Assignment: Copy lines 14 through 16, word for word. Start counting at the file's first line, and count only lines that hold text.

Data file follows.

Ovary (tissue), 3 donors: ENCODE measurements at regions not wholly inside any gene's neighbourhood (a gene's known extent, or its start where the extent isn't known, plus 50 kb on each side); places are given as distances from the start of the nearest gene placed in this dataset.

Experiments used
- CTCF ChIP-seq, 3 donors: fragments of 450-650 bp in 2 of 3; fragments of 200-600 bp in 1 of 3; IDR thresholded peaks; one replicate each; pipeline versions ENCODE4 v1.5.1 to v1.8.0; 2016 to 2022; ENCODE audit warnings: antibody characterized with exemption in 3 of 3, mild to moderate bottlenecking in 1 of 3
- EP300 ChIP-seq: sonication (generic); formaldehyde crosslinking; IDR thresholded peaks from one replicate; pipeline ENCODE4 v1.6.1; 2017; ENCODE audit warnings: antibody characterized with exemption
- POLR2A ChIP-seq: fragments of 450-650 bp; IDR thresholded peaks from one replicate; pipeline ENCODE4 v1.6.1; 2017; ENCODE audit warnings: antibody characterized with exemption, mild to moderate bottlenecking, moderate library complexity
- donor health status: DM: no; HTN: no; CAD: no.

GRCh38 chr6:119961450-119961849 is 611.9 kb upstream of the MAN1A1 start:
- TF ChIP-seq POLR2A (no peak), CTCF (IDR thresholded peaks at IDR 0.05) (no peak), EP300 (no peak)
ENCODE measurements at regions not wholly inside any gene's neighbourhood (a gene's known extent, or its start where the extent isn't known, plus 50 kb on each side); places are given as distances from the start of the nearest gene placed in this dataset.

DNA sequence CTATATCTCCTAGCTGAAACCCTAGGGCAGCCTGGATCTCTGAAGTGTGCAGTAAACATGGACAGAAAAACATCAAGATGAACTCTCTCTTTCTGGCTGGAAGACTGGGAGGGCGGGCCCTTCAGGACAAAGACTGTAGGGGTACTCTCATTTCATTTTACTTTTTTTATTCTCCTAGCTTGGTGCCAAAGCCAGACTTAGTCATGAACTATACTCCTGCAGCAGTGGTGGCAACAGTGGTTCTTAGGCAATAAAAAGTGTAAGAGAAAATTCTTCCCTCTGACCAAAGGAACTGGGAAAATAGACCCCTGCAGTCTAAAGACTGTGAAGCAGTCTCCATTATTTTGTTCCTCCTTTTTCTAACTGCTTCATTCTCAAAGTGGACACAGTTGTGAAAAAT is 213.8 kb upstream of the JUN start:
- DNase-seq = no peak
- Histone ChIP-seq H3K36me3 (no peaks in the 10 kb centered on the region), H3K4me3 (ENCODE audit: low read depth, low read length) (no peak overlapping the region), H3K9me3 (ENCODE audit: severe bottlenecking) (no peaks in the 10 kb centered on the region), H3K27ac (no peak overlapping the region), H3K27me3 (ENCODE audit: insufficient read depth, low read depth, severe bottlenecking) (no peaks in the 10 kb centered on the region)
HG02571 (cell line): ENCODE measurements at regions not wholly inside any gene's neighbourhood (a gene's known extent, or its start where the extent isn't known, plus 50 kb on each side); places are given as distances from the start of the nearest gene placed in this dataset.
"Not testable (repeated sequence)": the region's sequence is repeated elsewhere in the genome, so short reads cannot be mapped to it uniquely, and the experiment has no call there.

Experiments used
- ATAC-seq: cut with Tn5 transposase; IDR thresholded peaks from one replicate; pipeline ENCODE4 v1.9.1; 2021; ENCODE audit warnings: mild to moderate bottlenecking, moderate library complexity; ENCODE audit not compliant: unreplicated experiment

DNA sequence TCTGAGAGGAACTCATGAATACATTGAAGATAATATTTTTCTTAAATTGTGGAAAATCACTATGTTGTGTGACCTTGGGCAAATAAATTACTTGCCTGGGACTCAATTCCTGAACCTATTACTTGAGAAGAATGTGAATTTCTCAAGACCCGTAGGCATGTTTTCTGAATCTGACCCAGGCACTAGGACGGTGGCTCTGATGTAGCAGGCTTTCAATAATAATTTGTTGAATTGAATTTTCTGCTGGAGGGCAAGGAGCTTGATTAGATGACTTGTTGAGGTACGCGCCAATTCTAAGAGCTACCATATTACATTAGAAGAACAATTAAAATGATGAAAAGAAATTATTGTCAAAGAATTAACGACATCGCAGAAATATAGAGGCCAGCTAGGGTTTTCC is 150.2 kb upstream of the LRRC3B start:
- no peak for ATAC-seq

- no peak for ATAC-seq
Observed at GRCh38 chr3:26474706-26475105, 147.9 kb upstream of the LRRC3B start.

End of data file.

"Not testable (repeated sequence)": the region's sequence is repeated elsewhere in the genome, so short reads cannot be mapped to it uniquely, and the experiment has no call there.

Experiments used
- ATAC-seq: cut with Tn5 transposase; IDR thresholded peaks from one replicate; pipeline ENCODE4 v1.9.1; 2021; ENCODE audit warnings: mild to moderate bottlenecking, moderate library complexity; ENCODE audit not compliant: unreplicated experiment